New York

William Bailey

Robert Schoelkopf Gallery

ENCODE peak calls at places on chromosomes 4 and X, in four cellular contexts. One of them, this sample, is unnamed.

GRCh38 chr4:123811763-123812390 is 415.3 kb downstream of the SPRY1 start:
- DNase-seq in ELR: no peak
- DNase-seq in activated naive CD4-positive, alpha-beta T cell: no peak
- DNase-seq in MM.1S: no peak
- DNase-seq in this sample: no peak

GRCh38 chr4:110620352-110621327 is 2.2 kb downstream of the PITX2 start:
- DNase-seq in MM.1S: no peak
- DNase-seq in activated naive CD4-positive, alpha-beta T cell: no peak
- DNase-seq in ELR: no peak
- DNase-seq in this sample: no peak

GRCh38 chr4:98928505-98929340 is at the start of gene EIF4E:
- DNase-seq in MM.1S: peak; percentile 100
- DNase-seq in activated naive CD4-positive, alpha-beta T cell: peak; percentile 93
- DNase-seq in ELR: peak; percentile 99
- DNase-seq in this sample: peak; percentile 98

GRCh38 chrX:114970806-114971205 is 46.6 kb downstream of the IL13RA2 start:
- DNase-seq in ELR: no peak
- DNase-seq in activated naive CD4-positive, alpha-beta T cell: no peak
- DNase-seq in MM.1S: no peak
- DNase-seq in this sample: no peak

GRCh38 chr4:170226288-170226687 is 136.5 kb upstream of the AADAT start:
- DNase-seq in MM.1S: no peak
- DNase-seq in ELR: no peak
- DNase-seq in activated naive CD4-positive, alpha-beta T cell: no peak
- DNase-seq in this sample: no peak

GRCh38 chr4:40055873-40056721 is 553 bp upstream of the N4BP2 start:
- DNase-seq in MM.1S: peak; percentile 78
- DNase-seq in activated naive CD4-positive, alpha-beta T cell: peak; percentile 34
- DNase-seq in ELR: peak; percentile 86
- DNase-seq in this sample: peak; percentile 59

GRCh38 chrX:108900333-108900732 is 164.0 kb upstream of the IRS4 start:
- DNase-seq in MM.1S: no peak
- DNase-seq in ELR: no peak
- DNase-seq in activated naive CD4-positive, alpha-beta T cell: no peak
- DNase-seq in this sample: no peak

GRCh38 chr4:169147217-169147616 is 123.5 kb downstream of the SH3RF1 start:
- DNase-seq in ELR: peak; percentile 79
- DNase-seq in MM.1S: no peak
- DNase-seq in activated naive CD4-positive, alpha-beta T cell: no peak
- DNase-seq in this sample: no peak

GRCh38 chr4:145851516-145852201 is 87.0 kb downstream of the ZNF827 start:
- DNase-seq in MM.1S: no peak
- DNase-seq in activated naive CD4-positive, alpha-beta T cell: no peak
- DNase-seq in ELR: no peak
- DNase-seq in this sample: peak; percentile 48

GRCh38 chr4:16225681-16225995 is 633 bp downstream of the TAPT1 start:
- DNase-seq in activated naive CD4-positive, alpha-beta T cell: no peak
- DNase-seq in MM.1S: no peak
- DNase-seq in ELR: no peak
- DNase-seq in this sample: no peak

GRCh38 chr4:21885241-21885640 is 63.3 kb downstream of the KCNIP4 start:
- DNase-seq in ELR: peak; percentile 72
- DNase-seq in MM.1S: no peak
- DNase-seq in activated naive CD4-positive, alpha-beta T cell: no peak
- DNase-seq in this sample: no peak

It’s not what William Bailey paints that identifies him with an artist like Ryman, but how he thinks. The “how” is pretty much the same, so that both have this attraction to large blank spaces that should clue a viewer in as to exactly how this thinking materializes into a visual principle. Bailey paints—and has been painting for a long time—quietly subdued, somewhat stuffy, formal arrangements of pottery on a shelf, with occasional eggs. The color range strikes me as too limited and safe—as safe as all white—earth tones with a pinch of blue and yellow. Nothing upsetting here, nothing to suggest that this purely fictional calm is not infinitely preferable to the chaos of the real world. A suite of Baileys turns a normal room into a sanctuary, a pool of sanity. I have absolutely nothing against them as paintings. I find them warm and comfortable, combining the innocent essence of Matisse’s

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